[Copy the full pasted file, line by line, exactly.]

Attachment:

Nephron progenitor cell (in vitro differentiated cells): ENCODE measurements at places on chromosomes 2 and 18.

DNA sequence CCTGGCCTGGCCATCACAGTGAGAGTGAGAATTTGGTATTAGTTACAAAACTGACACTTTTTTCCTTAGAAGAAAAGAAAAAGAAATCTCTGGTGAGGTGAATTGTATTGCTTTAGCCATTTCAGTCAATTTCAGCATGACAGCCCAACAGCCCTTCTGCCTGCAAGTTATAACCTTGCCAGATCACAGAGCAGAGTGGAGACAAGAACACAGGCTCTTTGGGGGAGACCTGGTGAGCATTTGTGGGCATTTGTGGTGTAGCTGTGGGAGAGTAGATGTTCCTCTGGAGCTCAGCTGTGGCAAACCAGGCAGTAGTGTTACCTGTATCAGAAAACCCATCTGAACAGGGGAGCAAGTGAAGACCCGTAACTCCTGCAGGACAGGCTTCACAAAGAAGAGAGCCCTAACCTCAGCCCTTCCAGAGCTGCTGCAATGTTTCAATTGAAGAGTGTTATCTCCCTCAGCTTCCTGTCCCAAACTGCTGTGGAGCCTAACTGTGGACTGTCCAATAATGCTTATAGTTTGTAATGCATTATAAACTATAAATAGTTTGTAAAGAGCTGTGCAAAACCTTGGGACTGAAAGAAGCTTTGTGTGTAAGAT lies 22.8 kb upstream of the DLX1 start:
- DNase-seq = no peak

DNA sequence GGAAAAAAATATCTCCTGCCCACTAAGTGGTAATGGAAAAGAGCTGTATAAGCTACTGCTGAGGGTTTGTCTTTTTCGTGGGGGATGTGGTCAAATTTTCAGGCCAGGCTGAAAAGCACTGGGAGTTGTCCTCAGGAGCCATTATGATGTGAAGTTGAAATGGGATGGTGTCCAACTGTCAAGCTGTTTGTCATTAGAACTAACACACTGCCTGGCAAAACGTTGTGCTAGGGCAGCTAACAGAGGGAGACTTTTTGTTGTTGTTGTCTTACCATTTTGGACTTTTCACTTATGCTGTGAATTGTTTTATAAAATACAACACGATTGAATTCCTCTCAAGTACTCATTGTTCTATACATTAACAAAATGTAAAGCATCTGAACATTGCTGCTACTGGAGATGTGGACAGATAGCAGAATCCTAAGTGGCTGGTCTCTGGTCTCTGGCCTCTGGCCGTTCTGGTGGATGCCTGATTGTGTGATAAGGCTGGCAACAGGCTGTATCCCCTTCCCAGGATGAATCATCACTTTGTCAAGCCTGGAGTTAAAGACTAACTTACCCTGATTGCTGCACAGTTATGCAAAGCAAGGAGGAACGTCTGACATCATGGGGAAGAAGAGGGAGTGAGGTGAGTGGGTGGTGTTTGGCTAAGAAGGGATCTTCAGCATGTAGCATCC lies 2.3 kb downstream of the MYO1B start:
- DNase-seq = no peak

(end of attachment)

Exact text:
Nephron progenitor cell (in vitro differentiated cells): ENCODE measurements at places on chromosomes 2 and 18.

DNA sequence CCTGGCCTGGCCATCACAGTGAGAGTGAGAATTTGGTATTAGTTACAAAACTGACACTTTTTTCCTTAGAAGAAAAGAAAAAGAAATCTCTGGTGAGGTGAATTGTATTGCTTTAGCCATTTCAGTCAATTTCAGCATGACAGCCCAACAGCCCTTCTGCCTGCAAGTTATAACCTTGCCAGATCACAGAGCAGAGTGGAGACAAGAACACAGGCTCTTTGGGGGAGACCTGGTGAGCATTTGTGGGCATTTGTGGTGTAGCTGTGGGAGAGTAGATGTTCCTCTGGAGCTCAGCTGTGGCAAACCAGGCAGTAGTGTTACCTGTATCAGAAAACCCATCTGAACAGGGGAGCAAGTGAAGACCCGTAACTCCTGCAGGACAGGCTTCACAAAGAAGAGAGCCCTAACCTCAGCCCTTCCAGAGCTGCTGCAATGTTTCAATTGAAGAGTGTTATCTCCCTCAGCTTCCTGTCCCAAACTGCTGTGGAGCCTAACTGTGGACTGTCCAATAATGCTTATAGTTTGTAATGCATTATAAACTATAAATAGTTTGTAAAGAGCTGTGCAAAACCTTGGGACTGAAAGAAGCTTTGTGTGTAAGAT lies 22.8 kb upstream of the DLX1 start:
- DNase-seq = no peak

DNA sequence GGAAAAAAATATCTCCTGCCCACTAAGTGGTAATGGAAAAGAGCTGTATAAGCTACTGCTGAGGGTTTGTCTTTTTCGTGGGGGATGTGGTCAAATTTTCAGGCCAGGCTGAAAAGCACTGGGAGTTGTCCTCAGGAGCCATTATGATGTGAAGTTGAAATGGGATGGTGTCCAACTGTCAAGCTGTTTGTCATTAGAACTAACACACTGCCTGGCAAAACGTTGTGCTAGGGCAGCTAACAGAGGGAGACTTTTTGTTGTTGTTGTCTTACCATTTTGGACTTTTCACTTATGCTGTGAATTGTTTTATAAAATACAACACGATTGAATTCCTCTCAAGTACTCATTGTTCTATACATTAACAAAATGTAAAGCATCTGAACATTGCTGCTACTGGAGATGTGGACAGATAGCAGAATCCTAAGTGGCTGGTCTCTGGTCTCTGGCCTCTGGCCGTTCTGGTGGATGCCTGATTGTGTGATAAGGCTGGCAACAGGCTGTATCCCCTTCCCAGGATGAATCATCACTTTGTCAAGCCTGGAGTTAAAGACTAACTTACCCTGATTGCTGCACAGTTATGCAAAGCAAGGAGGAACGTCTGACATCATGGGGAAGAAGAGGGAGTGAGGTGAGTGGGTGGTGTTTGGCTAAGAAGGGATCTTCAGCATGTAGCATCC lies 2.3 kb downstream of the MYO1B start:
- DNase-seq = no peak